A woman is taking the National Institute for Health and Care Excellence (NICE) to court after the abortion provider failed to inform her that a baby at 23 weeks’ gestation may feel pain and that her baby had a chance of surviving outside the womb.
This is despite growing evidence that an unborn baby may feel pain at this period of gestation and that increasing numbers of babies are now surviving after a premature birth at this same gestation.
Anna-Maria Tudor, 32, had an abortion at the British Pregnancy Advisory Service (BPAS) clinic in Richmond, London and has outlined that she was never informed that her unborn baby might suffer during the abortion procedure. She later found out that her unborn child may have felt pain while being aborted.
Mrs Tudor from Newcastle told the Mail on Sunday, “I did not find out a baby at 23 weeks might be able to feel pain until afterwards. It made me feel awful and I now deeply regret my decision.
Ms Tudor has taken NICE to the High Court and is seeking a declaration that current NICE guidelines, which do not require women to be informed that an unborn child might suffer pain during an abortion, are unlawful.
Her solicitor, Paul Conrathe of Sinclairslaw, told the Mail on Sunday, ‘The failure to provide this information to my client meant she went ahead and aborted her baby at 23 weeks, a decision she profoundly regrets.’
Current guidance for abortions providers relies on a 2010 review by the Royal College of Obstetricians and Gynaecologists (RCOG) into fetal awareness. In the review the RCOG claims that the unborn baby is in an unconscious state and does not reach consciousness until birth. They have been criticised for this conclusion being based on the evidence from only one paper from 1986, an experiment on sheep foetuses exposed to low oxygen levels.
But two medical researchers, including a ‘pro-choice’ British pain expert who used to think there was no chance unborn babies could feel pain before 24-weeks, say recent studies strongly suggest the assumption is incorrect.
In an article, published in the influential Journal of Medical Ethics, the researchers say there is now “good evidence” that the brain and nervous system, which start developing at 12 weeks’ gestation, are sufficient enough for the baby to feel pain. They argue that women considering an abortion at this stage of pregnancy should be told about the pain their unborn baby could experience while being terminated.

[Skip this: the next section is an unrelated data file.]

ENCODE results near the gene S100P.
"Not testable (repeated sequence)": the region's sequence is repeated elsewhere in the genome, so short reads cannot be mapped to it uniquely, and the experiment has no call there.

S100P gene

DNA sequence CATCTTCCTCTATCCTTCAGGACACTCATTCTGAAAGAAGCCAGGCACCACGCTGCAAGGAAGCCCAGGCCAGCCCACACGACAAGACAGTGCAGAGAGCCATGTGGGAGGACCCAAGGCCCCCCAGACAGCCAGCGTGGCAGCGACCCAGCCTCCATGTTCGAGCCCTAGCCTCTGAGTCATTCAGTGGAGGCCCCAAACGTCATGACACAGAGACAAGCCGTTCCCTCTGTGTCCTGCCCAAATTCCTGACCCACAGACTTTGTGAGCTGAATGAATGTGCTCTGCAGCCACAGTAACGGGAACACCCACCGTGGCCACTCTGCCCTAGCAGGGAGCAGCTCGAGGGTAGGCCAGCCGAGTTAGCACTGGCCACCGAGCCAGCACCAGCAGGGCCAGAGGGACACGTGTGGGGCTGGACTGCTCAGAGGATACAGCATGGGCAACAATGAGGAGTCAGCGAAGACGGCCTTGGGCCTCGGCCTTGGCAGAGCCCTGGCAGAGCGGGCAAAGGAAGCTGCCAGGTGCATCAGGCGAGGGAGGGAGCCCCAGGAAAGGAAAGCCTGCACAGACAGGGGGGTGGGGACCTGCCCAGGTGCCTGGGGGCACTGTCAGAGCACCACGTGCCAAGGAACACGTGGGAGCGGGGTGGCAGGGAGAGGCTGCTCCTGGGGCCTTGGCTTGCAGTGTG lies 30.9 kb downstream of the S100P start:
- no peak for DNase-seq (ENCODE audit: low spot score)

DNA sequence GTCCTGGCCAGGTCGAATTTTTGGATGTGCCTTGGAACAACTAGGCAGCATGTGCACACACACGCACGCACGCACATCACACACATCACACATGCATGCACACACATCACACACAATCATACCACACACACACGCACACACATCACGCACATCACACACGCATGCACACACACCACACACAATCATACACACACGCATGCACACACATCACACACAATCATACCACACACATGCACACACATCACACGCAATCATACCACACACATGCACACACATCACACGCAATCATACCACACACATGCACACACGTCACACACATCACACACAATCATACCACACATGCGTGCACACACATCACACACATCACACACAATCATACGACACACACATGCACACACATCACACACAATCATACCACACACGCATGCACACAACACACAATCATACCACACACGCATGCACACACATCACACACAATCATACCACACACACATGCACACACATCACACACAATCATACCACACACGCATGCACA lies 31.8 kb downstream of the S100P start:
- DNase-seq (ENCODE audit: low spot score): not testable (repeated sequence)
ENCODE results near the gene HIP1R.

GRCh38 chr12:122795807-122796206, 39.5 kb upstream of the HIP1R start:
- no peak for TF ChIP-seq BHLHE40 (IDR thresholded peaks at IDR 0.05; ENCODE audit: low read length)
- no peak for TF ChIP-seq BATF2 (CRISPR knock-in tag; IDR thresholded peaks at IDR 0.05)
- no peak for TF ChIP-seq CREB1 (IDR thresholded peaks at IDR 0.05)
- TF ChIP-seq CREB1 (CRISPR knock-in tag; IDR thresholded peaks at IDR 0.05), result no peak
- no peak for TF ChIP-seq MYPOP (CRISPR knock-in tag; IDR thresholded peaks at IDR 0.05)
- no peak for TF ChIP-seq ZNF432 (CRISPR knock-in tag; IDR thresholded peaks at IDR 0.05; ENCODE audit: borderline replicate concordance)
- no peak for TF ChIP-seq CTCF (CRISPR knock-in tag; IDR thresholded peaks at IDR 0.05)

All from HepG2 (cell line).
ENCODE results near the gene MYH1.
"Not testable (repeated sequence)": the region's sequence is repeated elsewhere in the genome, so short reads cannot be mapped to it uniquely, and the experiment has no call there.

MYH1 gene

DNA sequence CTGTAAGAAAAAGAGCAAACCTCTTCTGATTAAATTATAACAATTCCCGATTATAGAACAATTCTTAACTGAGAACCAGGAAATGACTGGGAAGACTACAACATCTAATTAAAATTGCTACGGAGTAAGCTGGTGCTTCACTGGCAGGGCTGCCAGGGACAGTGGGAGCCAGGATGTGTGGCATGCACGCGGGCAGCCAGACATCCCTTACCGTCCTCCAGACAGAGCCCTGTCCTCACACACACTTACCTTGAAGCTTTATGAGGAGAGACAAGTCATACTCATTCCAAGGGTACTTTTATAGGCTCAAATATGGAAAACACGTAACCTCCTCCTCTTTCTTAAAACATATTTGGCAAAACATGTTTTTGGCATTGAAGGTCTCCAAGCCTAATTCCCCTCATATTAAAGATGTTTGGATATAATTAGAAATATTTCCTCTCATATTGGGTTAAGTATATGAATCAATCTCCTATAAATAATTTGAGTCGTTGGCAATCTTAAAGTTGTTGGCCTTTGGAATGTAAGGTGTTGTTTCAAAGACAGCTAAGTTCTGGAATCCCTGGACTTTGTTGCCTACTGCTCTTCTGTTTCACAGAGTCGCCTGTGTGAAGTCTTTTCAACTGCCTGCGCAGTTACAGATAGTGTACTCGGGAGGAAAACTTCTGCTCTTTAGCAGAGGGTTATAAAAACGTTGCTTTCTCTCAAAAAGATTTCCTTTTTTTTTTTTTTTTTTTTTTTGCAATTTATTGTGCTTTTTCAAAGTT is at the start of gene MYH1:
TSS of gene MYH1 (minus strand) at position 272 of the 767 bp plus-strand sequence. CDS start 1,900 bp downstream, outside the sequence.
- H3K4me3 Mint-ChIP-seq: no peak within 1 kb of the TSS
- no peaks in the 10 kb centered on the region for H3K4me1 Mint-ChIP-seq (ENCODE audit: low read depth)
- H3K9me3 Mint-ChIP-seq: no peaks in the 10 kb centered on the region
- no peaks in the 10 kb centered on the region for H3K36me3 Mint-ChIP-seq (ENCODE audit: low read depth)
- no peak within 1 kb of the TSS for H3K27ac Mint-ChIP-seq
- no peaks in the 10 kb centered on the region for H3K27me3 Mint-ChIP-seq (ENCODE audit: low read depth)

Currently, the use of pain relief during an abortion in the UK is not required by law or suggested in official guidelines. This in itself is contradicted by the standard NHS practice of giving painkillers to unborn babies receiving surgery in the womb for spina bifida.
A report recently launched by the All-Party Pro-Life Parliament Group collated evidence on foetal sentience and pain to present to Parliament. Foetal Sentience & Pain: An evidence review, is highly critical of the current RCOG guidelines which permit abortion without analgesia at any gestation, concluding that “The Review has highlighted significant areas of scientific, clinical and philosophical concern, and changes in clinical practice, which should lead the RCOG to review its 2010 guidance.”
This report recognises that between 12 and 24 weeks gestation, “There are differing views on which part of the brain controls pain sensations, when foetal pain starts and whether analgesia should be used in the second trimester”, before going to present further evidence to suggest pain may be felt during this period.
The survival rate for extremely premature babies has doubled over the past decade, prompting new guidance allowing doctors to try to save babies born as early as 22 weeks into a pregnancy.
A spokesperson for Right to Life UK Catherine Robinson said:
“17,913 women in the UK underwent an abortion at 13 weeks or later, in 2018, without any guidance mandating the use of pain relief for the unborn baby at any age. Yet, babies undergoing correctional surgery in the womb for Spina Bifida, from 20 weeks gestation, will experience minimal pain as they’ll be administered pain relief.
“Why is there this discrepancy? Perhaps it is because the provision of painkillers to a baby that is about to have their life ended would help bring home the reality of abortion. To recognise their pain would have a deeply humanising effect on unborn babies, which is something that abortion supporters are keen to avoid. It would acknowledge that there is another human being who is being denied their right to life, while they are at their weakest and most vulnerable.”